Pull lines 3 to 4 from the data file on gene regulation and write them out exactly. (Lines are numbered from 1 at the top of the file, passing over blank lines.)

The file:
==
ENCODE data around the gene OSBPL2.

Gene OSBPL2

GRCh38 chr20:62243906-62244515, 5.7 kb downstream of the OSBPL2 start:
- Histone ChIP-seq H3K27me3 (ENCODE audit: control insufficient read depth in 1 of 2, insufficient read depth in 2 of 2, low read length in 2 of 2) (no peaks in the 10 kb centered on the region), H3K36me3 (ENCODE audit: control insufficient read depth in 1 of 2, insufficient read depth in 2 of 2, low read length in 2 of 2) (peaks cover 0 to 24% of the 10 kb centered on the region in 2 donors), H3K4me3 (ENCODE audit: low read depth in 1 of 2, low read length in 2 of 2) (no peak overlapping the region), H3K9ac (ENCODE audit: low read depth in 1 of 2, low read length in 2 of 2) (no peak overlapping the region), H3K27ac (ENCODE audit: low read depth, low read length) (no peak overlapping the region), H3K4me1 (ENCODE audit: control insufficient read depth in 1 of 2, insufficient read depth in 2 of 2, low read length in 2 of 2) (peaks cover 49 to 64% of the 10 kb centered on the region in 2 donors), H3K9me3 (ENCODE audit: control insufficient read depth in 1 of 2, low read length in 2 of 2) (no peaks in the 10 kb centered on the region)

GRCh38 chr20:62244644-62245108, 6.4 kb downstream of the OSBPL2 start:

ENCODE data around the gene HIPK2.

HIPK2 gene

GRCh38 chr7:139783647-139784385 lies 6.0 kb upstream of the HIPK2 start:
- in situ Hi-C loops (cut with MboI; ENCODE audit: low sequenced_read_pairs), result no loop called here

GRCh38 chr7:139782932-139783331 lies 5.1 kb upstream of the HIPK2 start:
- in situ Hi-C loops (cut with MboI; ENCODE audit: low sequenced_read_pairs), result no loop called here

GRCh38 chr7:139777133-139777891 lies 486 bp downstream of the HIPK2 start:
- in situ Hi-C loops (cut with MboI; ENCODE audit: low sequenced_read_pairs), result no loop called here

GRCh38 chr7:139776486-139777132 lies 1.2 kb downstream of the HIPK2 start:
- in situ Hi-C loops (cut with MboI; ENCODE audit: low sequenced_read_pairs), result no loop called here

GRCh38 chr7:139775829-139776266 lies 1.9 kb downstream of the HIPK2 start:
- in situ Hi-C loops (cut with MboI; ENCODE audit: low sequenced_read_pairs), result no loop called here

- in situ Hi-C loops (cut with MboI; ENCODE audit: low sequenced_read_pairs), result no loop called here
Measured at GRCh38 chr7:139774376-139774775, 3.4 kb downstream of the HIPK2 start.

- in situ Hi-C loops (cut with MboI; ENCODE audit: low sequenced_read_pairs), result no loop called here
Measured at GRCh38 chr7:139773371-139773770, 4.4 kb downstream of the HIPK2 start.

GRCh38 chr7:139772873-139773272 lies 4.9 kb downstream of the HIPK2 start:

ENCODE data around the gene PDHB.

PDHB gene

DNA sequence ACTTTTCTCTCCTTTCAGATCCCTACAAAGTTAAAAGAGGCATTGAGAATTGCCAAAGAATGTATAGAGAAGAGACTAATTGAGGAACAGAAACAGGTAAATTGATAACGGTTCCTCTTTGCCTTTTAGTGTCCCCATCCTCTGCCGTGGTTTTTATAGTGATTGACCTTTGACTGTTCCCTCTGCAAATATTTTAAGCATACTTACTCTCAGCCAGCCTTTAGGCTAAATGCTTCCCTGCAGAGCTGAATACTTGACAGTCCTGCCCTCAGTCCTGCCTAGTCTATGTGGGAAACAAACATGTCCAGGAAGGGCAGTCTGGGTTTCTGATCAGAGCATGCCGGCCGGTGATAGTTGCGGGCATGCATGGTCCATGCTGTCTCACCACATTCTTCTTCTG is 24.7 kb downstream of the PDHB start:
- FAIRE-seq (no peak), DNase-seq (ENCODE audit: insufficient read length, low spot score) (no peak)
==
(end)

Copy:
GRCh38 chr20:62243906-62244515, 5.7 kb downstream of the OSBPL2 start:
- Histone ChIP-seq H3K27me3 (ENCODE audit: control insufficient read depth in 1 of 2, insufficient read depth in 2 of 2, low read length in 2 of 2) (no peaks in the 10 kb centered on the region), H3K36me3 (ENCODE audit: control insufficient read depth in 1 of 2, insufficient read depth in 2 of 2, low read length in 2 of 2) (peaks cover 0 to 24% of the 10 kb centered on the region in 2 donors), H3K4me3 (ENCODE audit: low read depth in 1 of 2, low read length in 2 of 2) (no peak overlapping the region), H3K9ac (ENCODE audit: low read depth in 1 of 2, low read length in 2 of 2) (no peak overlapping the region), H3K27ac (ENCODE audit: low read depth, low read length) (no peak overlapping the region), H3K4me1 (ENCODE audit: control insufficient read depth in 1 of 2, insufficient read depth in 2 of 2, low read length in 2 of 2) (peaks cover 49 to 64% of the 10 kb centered on the region in 2 donors), H3K9me3 (ENCODE audit: control insufficient read depth in 1 of 2, low read length in 2 of 2) (no peaks in the 10 kb centered on the region)